Cities in Crisis

Matthew Robinson Matthew Robinson Event Director, Acuris

In the past decade, few doctrines have inspired city leaders and local politicians more than Richard Florida’s “creative class” designation and theory. You know it well: in order to spruce up an irrelevant industrial neighborhood, all a city had to do was offer discounted rents to knowledge workers and their burgeoning enterprises. Cafes, flower shops and real estate offices would follow.

And pour in they did—to the point of displacing residents who’ve been there before the innovation districts and designer condos.

Florida’s new book, The New Urban Crisis, explores the forces of inequality that are fraying the fibres of places from Seattle to South Beach, with urban real estate being gobbled up by the global wealthy while children of long-time locals are unable to get into the market. This is a new blueprint for cities who are victims of their own success, and just as pertinent as Rise of the Creative Class was more than a decade ago.

In The Rise of the Creative Class, you argued that luring talented members of the “creative class” was the key to reviving cities. You now reject that optimism you once had in The New Urban Crisis. Why?

I haven’t altogether rejected my optimism, though it has been tempered, both by what I’ve learned in the course of researching and writing this book and by the election of Donald Trump, which is a product of the huge divides I identify in The New Urban Crisis. My work has been a progression. The Rise of the Creative Class was one of the very first books to recognize the stunning revival of our cities and the new class of knowledge workers and professionals and creatives that are driving it. But as that urban revival has progressed, it has generated deeper divides, more expensive housing, greater segregation and a host of deep and distressing challenges.

So have cities lost their ability to generate opportunity and wealth?

Cities are still the most powerful economic engines the world has ever seen, and they are bastions of diversity, tolerance, and progress. But the very same force that drives the growth of our cities and economy broadly also generates the divides that separate us and the contradictions that hold us back.

What has caused this battle for urban existence?

It all comes down to the competition for scarce urban land, which drives up housing prices, creating vast geographical as well as economic inequalities within cities and widening the gaps between them. It’s hard to sustain a functional urban economy when teachers, nurses, police officers, firefighters, and restaurant and service workers can’t afford to live in it. When no one but the rich live in a city, it loses its innovative capacities. As Jane Jacobs once told me, “When a place gets boring, even the rich leave.” I do believe that with sufficient will and focus, and the right institutions, policies, and investments, it is still possible to forge a more inclusive urbanism. But cities are going to have to fix their problems on their own. The federal government is not coming to their rescue. In fact, it’s likely to stand in their way.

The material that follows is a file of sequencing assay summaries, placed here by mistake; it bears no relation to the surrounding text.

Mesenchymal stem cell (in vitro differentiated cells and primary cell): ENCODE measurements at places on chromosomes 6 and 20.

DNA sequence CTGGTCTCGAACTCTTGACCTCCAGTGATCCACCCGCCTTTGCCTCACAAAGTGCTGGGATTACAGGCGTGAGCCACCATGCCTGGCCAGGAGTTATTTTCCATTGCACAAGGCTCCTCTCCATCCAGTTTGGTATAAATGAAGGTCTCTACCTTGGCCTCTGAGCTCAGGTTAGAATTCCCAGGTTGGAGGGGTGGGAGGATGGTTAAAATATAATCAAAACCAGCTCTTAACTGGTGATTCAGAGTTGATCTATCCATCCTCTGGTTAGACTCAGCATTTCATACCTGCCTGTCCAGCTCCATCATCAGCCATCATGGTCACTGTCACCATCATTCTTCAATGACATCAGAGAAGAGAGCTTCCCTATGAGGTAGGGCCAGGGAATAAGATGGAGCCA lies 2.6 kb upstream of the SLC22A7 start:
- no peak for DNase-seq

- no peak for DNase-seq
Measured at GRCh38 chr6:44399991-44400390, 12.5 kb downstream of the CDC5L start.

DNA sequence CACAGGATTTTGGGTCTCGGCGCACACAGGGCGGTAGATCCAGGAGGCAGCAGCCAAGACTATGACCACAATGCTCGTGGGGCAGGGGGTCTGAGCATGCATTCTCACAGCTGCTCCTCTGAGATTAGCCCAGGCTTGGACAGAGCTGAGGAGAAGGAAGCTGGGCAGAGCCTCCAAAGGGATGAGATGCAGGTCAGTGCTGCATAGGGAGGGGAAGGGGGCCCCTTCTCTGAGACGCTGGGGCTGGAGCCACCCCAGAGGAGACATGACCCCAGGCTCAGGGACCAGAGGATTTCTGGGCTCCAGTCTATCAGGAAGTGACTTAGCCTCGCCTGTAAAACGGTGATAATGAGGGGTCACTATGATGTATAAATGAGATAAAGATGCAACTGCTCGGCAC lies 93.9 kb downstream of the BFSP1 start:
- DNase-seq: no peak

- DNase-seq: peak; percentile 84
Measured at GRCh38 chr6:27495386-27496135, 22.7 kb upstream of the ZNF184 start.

What served as a wake-up call for you that citizens were feeling excluded in their own cities?

I had two “a-ha” moments. The first was when I moved to Toronto to run the Martin Prosperity Institute at the Rotman School at the University of Toronto. Toronto is the most diverse city in North America. It is a model of progressive urbanism, and was praised as such by Jane Jacobs, who lived there in the last decades of her life. Yet it elected Rob Ford as its mayor, on a platform that was not just reactionary, but explicitly anti-urban. If as progressive and creative a city as Toronto could experience such a powerful backlash against the engine of its prosperity, then what might we be in for elsewhere?

And the second wake-up call?

When a colleague and I decided to look at what happens to the economic situation of the three major classes—the advantaged creative class and the less advantaged working and service classes—when we take housing costs into account. The creative class has more than enough left over to live well, but the blue-collar working class and especially the service class—which together account for more about two thirds of the workforce—got killed. You can see the numbers in Chapter 2 of the book. They are staggering. The average creative-class worker in San Jose has $80,503 left over after paying for housing annually, while the average service-class worker ends up with just $14,372. In New York, it’s $71,245, compared to just $17,861.

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